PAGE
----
It’s not too difficult to admit that you can be wrong– after all, we know our limits; we’re only human. But to go from that abstraction to being able to admit that you may be wrong about a specific belief of yours– that’s harder. If you’re sure of that belief– you think it’s something you know— it’s pretty difficult to get rid of that voice at the back of your head reminding you that you ‘know’ it. And if you can’t let go of that, it would be pretty difficult to ever be able to see how someone ‘knows’ something that is the opposite of what you ‘know’. You can’t truly see through someone else’s eyes, can’t truly walk in their shoes, if you’re standing firmly in your own shoes, in your own skin. You’d still be postulating and projecting what you think they see from over there, while you’re over here.
I know I’ve moved away from truly wanting to understand and closer to just wanting to defend my own views. Mainly because i got too frustrated and impatient. Hopefully I can move myself back to that point.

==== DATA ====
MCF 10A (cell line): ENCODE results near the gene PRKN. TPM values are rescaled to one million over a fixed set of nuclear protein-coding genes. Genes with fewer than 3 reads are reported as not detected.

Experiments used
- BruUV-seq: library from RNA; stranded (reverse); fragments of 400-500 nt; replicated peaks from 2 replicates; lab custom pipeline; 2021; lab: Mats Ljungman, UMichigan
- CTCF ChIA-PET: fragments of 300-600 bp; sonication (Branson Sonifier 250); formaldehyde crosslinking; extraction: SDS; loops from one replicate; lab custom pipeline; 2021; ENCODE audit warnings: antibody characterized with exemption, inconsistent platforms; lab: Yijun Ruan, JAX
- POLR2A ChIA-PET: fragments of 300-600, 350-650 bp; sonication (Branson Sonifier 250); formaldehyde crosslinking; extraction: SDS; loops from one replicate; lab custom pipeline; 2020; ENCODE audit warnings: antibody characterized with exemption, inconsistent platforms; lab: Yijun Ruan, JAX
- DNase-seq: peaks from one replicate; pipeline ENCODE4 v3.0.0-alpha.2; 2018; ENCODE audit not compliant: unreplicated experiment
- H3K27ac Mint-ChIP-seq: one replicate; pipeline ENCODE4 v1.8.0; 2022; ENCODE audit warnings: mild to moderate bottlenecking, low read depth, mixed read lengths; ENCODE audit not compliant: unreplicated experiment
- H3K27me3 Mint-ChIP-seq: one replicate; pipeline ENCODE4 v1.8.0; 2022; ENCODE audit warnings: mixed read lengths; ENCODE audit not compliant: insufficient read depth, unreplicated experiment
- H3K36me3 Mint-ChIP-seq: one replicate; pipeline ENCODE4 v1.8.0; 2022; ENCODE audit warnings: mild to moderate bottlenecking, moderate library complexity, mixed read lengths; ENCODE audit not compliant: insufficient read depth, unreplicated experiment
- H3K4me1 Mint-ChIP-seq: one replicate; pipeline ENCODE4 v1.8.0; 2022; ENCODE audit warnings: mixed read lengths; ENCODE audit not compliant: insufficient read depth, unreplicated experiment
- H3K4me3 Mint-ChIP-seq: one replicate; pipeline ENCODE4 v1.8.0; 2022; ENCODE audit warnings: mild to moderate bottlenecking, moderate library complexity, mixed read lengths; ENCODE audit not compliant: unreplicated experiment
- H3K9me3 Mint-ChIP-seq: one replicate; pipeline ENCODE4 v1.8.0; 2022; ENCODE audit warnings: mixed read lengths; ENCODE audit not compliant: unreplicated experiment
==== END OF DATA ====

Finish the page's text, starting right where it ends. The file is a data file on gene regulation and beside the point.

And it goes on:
Keep reminding myself of this lesson: You have nothing to lose.
If your view is right, you have nothing to lose by gaining a deeper understanding of why other people don’t think so.
If your view is wrong, you have everything to gain by being able to correct your view.
So don’t hold back.
If someone holds a different view from you, the best testimony to your view is if you can understand 100% why they think that, and be able to point out were they ‘went wrong’. Rather than dismissing it as ‘they’re just deluded/not being honest with themselves/ignorant.’ They certainly don’t think that. Which means you’re still not thinking what they’re thinking. And therefore not fully understanding why they think it.
” Evolution itself has evolved: as humans became increasingly social, the struggle for survival, mating and progeny depended less on physical abilities and more on social abilities. In this way, a faculty produced by evolution — sociality — became the new engine of evolution. Why can’t reason do the same thing? Why can’t it emerge from its evolutionary origins as a spin doctor to become the new medium in which humans compete, cooperate and advance the fitness of their communities? Isn’t that what we see all around us? Look at the global spread of media, debate and democracy.”